Somalia: Shocks, agricultural livelihoods and food security, Monitoring report November 2021

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Key highlights

The main shocks reported by interviewed households included dry spells, high food prices, sickness or death of household members, loss of income, pests and diseases affecting both crops and livestock, and high fuel prices. > Somalia’s food-security situation remains dire, with 3.5 million people expected to face high levels of acute food insecurity through the end of 2021. In addition, 1.2 million children under 5 are likely to be acutely malnourished, including nearly 213 400 who are likely to be severely malnourished by July 2022.

Poor rains have resulted in lower-than-average Gu crop yields in the south and poor harvest prospects in north-west agro-pastoral livelihood zones (Food Security and Nutrition Analysis Unit [FSNAU] and Famine Early Warning Systems Network [FEWS NET], 2021).
More than half of crop-producing households reported decreased production during the Gu season compared to a typical year.

Drought continues to ravage the country. After two failed growing seasons due to pasture and water shortages, drought is likely to persist through the Deyr (rainy) season, which lasts from October to December (FAO, 2021a; Intergovernmental Panel on Development – Climate Prediction and Application Center [ICPAC], 2021a;
ICPAC, 2021b).

Conflict and insecurity remain prominent: 574 000 displacements occurred in 2021 alone, of which 413 000 were due to conflict, aggravating preexisting vulnerabilities (Office of the United Nations High Commissioner for Refugees [UNHCR], 2021a.

Difficulties reported by crop-producing households included inadequate water for irrigation, plant pests and diseases, lack of insecticides, low seed quality, crop loss and damage and lack of farm inputs including seeds, fertilizer and equipment.

Difficulties with crop sales included: low farm-gate prices; reduced demand; high marketing costs induced by increased transportation costs; crop damage and loss (due to flooding and withering); and difficulty processing produce.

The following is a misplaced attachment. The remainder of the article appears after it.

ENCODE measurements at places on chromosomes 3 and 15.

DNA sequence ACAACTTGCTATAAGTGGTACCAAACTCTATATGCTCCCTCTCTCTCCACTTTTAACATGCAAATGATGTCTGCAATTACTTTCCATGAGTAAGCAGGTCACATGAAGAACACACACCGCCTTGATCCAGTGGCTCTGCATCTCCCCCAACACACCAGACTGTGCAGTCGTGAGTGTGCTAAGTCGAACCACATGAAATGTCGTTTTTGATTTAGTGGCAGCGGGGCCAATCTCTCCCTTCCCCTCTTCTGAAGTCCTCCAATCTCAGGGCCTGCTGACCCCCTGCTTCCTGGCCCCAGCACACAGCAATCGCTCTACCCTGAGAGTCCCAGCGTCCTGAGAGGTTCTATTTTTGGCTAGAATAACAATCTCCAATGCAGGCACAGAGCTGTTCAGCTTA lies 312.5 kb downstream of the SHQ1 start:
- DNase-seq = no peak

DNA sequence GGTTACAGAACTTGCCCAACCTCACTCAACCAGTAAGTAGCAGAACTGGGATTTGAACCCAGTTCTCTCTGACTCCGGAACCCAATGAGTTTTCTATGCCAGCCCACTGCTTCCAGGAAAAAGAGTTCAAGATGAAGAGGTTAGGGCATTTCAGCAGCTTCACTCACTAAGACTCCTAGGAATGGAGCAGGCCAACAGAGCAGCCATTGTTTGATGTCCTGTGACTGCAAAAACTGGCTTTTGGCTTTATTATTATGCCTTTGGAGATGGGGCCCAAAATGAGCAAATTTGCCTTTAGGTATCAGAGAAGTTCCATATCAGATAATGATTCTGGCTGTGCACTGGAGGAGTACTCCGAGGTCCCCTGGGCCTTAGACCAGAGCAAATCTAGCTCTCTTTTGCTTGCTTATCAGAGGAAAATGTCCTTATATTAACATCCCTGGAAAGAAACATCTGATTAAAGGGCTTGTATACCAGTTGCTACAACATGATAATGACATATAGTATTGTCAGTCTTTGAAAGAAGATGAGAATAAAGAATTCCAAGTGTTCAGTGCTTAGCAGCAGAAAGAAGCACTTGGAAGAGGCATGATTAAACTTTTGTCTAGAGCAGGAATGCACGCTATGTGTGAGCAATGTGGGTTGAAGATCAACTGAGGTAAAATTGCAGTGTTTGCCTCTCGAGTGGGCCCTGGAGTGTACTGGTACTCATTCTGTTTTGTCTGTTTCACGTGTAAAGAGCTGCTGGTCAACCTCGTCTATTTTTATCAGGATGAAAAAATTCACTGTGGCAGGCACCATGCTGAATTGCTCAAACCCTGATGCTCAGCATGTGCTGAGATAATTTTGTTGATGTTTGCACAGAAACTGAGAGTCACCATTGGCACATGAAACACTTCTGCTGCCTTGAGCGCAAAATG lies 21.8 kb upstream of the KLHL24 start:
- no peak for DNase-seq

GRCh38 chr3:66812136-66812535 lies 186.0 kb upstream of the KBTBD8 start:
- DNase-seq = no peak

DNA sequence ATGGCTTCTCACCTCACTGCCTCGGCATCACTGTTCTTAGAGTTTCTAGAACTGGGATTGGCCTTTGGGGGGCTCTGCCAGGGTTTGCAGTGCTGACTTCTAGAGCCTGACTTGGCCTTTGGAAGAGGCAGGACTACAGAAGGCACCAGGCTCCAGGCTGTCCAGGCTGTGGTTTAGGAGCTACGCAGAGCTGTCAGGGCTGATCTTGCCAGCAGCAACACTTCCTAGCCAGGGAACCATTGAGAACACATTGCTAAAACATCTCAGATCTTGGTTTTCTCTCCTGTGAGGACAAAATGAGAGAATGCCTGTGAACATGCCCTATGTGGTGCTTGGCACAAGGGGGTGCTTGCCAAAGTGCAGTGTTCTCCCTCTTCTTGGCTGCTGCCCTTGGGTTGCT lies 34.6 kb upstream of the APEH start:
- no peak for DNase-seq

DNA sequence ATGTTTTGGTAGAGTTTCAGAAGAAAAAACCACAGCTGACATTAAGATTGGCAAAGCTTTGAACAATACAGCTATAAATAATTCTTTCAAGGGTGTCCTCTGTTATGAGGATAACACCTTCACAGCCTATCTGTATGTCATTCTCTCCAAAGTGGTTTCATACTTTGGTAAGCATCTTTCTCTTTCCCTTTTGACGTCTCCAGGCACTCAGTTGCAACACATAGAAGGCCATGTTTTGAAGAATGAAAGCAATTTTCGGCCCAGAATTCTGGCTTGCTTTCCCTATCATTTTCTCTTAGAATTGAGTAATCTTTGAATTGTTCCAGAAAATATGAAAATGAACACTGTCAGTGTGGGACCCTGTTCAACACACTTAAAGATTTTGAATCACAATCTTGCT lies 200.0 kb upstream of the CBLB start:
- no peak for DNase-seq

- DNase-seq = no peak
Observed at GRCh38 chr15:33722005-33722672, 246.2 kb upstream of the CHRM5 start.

Livestock production challenges included: constrained access to pasture and water, pests and diseases, limited access to veterinary services; high cost of feed; a lack of market access and conflict or insecurity.

Livestock-producing households reported low prices for their production, reduced demand, difficulties accessing slaughterhouses and high marketing costs. Reduced prices can be attributed to emaciated livestock as a result of inadequate pasture and water resources (FAO, 2021a).

Among fishing households, 31 percent reported decreased production compared to the previous year. The most frequently reported challenges included restrictions related to the COVID-19 pandemic, difficulties accessing fishing inputs and labour, challenges finding fish and high fuel prices.

Household Dietary Diversity Scores indicated that 22 percent of households had consumed 5–12 food groups in the previous 24 hours, 44 percent had consumed 3–4 food groups and 34 percent had consumed 0–2 food groups.

In the 30 days preceding the survey, 19 percent of respondents employed Stress-level coping strategies, 45 percent engaged in Crisis-level coping strategies and 24 percent resorted to Emergency-level coping strategies.

Based on the Food Insecurity Experience Scale (FIES), 47 percent of respondents experienced moderate or severe food insecurity, and 17 percent experienced severe food insecurity. According to Integrated Food Security Phase Classification (IPC) thresholds for the FIES, 34 percent had scores in line with Crisis (IPC Phase 3) or Emergency (IPC Phase 4) levels of food insecurity.

Ninety-four percent of respondents expressed the need for assistance. Major needs included inputs, veterinary services, water for irrigation, cash, assistance with livestock production, marketing support, storage facilities, land access and rehabilitation, and information on how to minimize COVID-19 infections.